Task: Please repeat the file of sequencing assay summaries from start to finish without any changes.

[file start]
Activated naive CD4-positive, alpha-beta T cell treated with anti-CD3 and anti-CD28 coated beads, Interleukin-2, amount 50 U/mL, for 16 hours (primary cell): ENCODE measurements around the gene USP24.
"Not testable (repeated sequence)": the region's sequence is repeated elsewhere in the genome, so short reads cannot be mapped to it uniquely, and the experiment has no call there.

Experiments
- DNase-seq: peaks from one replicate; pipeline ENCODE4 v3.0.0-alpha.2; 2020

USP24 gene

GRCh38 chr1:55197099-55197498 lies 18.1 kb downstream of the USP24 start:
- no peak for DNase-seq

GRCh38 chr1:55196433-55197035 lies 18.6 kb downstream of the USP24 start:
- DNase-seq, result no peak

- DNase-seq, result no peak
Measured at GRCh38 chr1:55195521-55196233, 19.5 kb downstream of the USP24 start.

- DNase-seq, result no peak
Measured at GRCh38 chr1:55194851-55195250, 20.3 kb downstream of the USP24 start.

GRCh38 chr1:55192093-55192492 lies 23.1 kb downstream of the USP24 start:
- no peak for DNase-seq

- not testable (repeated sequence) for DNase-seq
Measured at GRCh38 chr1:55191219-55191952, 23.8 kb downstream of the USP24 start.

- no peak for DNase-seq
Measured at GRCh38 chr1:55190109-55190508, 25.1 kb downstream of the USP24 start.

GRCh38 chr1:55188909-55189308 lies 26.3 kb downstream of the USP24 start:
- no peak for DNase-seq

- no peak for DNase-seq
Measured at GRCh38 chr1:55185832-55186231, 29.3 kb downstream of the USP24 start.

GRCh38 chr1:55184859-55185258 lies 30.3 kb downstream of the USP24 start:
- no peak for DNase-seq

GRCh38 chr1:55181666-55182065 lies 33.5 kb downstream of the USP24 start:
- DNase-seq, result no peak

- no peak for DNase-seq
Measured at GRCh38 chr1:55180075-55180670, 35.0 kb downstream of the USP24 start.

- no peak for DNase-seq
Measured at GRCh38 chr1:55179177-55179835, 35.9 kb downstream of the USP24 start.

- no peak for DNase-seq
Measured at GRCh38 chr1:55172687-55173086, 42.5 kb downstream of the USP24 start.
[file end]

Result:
Activated naive CD4-positive, alpha-beta T cell treated with anti-CD3 and anti-CD28 coated beads, Interleukin-2, amount 50 U/mL, for 16 hours (primary cell): ENCODE measurements around the gene USP24.
"Not testable (repeated sequence)": the region's sequence is repeated elsewhere in the genome, so short reads cannot be mapped to it uniquely, and the experiment has no call there.

Experiments
- DNase-seq: peaks from one replicate; pipeline ENCODE4 v3.0.0-alpha.2; 2020

USP24 gene

GRCh38 chr1:55197099-55197498 lies 18.1 kb downstream of the USP24 start:
- no peak for DNase-seq

GRCh38 chr1:55196433-55197035 lies 18.6 kb downstream of the USP24 start:
- DNase-seq, result no peak

- DNase-seq, result no peak
Measured at GRCh38 chr1:55195521-55196233, 19.5 kb downstream of the USP24 start.

- DNase-seq, result no peak
Measured at GRCh38 chr1:55194851-55195250, 20.3 kb downstream of the USP24 start.

GRCh38 chr1:55192093-55192492 lies 23.1 kb downstream of the USP24 start:
- no peak for DNase-seq

- not testable (repeated sequence) for DNase-seq
Measured at GRCh38 chr1:55191219-55191952, 23.8 kb downstream of the USP24 start.

- no peak for DNase-seq
Measured at GRCh38 chr1:55190109-55190508, 25.1 kb downstream of the USP24 start.

GRCh38 chr1:55188909-55189308 lies 26.3 kb downstream of the USP24 start:
- no peak for DNase-seq

- no peak for DNase-seq
Measured at GRCh38 chr1:55185832-55186231, 29.3 kb downstream of the USP24 start.

GRCh38 chr1:55184859-55185258 lies 30.3 kb downstream of the USP24 start:
- no peak for DNase-seq

GRCh38 chr1:55181666-55182065 lies 33.5 kb downstream of the USP24 start:
- DNase-seq, result no peak

- no peak for DNase-seq
Measured at GRCh38 chr1:55180075-55180670, 35.0 kb downstream of the USP24 start.

- no peak for DNase-seq
Measured at GRCh38 chr1:55179177-55179835, 35.9 kb downstream of the USP24 start.

- no peak for DNase-seq
Measured at GRCh38 chr1:55172687-55173086, 42.5 kb downstream of the USP24 start.